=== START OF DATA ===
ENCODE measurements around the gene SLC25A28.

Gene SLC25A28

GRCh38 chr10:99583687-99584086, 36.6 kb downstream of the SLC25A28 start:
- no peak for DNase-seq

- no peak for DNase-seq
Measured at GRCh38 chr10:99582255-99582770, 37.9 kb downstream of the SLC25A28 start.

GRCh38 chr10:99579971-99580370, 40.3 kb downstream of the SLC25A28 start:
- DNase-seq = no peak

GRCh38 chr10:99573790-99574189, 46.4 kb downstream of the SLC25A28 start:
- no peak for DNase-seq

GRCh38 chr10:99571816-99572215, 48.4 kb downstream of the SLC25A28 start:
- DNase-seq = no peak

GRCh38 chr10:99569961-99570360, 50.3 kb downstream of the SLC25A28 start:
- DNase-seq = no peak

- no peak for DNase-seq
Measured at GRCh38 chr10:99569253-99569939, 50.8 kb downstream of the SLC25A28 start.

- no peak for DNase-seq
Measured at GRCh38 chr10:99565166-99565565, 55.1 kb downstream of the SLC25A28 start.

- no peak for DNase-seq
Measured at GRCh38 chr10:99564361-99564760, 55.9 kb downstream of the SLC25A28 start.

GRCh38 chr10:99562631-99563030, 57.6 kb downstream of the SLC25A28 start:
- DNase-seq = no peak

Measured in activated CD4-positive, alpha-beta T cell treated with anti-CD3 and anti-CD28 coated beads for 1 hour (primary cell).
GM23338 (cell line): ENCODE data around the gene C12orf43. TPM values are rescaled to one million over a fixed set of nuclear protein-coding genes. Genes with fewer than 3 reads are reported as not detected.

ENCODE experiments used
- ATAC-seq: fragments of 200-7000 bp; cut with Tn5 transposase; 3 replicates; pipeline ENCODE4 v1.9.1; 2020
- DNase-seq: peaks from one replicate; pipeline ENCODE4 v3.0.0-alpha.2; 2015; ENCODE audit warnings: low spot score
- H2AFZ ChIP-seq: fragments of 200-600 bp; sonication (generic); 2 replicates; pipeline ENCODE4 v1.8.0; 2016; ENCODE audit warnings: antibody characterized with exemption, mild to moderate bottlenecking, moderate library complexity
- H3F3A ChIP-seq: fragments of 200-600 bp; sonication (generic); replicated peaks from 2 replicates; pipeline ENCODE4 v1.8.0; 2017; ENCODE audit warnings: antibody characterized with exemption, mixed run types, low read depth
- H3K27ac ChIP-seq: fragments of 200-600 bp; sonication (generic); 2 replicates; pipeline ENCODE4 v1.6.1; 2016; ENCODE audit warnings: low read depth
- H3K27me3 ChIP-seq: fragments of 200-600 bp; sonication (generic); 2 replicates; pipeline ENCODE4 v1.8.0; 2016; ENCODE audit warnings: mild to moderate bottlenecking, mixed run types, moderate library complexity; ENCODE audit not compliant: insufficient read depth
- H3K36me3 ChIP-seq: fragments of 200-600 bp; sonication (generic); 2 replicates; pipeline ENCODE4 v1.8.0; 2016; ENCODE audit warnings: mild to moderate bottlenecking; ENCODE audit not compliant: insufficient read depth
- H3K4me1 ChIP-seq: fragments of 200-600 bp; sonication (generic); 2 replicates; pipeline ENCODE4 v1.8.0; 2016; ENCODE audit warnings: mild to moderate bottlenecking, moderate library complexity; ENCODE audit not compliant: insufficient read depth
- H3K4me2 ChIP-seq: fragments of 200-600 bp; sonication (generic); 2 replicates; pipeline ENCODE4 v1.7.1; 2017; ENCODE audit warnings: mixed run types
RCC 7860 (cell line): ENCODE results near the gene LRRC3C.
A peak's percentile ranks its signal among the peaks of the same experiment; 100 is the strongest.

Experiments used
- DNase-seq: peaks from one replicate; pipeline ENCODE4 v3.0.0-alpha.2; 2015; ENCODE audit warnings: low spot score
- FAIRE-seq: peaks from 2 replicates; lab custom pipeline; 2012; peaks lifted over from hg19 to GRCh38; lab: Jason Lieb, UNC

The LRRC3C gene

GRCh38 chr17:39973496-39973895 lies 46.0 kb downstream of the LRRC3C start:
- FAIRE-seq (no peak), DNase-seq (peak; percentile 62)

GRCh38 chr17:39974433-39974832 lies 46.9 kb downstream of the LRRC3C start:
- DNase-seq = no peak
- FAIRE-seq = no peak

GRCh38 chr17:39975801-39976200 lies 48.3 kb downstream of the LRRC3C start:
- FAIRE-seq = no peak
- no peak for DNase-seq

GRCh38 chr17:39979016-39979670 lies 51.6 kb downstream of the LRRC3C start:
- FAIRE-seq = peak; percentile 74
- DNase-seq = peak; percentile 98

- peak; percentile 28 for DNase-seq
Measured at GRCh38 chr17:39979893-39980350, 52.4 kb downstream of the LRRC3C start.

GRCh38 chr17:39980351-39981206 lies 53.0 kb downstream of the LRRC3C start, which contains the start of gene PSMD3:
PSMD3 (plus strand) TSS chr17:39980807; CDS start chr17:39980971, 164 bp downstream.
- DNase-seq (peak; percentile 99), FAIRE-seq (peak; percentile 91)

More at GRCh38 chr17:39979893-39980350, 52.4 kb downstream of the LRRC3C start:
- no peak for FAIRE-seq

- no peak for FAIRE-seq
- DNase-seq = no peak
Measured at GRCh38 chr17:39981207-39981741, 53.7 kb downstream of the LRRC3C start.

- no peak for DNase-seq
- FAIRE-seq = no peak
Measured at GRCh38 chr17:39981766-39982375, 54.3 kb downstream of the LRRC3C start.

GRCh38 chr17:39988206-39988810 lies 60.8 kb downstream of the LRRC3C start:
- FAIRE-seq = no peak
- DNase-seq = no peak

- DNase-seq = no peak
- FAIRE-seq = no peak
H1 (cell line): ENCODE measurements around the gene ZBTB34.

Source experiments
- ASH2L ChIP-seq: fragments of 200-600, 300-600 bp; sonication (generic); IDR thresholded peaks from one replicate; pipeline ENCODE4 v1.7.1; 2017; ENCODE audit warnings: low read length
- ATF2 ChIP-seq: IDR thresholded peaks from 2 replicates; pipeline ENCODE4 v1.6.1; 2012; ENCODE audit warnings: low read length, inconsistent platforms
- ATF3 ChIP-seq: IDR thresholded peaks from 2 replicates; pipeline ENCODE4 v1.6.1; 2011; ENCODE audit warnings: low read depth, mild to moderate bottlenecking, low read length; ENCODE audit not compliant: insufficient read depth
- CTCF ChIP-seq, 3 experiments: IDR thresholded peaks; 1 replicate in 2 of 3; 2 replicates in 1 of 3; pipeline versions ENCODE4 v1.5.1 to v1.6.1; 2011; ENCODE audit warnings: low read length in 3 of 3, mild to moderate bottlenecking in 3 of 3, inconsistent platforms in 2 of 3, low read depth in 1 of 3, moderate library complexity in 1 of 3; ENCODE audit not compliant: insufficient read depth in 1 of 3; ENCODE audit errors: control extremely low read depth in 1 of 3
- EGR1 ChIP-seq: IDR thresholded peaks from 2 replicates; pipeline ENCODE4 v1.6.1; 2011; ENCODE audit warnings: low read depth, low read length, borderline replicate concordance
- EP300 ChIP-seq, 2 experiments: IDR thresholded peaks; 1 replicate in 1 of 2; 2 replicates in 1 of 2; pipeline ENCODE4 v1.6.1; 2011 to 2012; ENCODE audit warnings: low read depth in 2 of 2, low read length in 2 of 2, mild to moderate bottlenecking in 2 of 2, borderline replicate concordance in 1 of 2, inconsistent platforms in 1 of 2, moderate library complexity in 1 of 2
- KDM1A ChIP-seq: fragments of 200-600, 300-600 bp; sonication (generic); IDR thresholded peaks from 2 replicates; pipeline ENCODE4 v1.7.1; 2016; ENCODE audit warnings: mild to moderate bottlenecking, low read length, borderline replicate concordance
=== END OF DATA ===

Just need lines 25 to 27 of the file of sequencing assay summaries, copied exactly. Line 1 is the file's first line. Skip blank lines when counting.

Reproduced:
ENCODE experiments used
- ATAC-seq: fragments of 200-7000 bp; cut with Tn5 transposase; 3 replicates; pipeline ENCODE4 v1.9.1; 2020
- DNase-seq: peaks from one replicate; pipeline ENCODE4 v3.0.0-alpha.2; 2015; ENCODE audit warnings: low spot score